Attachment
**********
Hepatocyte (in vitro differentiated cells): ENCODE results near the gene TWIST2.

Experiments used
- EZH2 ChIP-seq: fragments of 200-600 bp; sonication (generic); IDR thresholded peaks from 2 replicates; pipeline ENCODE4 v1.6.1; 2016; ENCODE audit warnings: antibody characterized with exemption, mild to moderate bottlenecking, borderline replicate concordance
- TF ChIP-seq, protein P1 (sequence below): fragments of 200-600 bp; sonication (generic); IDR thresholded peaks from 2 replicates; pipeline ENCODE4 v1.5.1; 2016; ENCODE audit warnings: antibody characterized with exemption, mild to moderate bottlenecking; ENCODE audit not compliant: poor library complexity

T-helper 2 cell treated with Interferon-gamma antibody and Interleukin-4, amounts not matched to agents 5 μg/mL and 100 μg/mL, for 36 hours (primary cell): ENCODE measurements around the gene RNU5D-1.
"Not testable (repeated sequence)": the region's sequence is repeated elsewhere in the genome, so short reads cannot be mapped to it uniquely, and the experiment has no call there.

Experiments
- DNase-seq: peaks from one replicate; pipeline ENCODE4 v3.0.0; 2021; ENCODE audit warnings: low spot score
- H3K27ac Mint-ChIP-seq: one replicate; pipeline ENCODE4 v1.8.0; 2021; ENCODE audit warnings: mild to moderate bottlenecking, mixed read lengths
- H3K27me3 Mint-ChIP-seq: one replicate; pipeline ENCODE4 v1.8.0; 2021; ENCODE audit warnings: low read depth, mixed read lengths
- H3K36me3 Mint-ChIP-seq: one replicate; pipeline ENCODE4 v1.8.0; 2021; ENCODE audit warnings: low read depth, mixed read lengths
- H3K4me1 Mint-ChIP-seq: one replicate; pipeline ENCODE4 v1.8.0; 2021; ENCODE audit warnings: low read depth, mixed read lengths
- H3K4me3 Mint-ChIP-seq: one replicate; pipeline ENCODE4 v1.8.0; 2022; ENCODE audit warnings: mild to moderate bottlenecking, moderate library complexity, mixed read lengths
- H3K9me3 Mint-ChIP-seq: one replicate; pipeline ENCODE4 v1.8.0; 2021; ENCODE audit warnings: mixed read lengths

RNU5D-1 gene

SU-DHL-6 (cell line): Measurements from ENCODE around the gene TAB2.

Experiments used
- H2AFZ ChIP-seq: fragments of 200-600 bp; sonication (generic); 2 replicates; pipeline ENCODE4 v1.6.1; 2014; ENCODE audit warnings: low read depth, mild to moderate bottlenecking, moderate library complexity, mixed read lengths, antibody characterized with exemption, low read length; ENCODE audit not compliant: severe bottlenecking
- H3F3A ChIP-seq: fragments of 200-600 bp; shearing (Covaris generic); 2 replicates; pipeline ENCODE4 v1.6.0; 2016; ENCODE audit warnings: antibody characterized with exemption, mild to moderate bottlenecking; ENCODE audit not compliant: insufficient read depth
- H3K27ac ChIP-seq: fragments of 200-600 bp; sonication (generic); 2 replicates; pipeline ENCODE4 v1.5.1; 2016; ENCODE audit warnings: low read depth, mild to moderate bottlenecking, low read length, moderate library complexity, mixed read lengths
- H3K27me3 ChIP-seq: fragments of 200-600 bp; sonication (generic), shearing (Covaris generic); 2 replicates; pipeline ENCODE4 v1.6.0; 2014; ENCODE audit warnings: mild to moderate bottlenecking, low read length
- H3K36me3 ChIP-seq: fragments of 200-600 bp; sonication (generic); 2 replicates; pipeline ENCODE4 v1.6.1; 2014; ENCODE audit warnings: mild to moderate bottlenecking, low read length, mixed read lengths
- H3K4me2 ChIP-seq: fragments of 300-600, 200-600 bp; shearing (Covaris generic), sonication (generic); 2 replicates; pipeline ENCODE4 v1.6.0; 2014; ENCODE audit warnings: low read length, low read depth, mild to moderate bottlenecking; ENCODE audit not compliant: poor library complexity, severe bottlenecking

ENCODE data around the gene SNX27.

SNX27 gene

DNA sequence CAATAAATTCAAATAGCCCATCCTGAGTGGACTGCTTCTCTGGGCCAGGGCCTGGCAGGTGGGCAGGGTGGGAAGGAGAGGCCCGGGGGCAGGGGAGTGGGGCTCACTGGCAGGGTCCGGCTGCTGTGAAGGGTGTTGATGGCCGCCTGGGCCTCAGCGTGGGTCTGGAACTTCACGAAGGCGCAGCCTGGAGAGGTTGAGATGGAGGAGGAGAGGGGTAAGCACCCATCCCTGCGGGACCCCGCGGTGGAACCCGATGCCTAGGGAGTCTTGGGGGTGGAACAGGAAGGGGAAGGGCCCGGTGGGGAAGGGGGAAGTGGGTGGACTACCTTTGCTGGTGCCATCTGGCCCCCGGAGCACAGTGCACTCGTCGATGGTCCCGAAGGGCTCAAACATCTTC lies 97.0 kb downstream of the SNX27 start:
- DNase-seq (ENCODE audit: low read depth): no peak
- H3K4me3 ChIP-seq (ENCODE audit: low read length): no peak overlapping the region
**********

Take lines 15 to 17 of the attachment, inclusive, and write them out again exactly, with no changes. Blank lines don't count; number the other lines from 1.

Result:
RNU5D-1 gene

SU-DHL-6 (cell line): Measurements from ENCODE around the gene TAB2.

Experiments used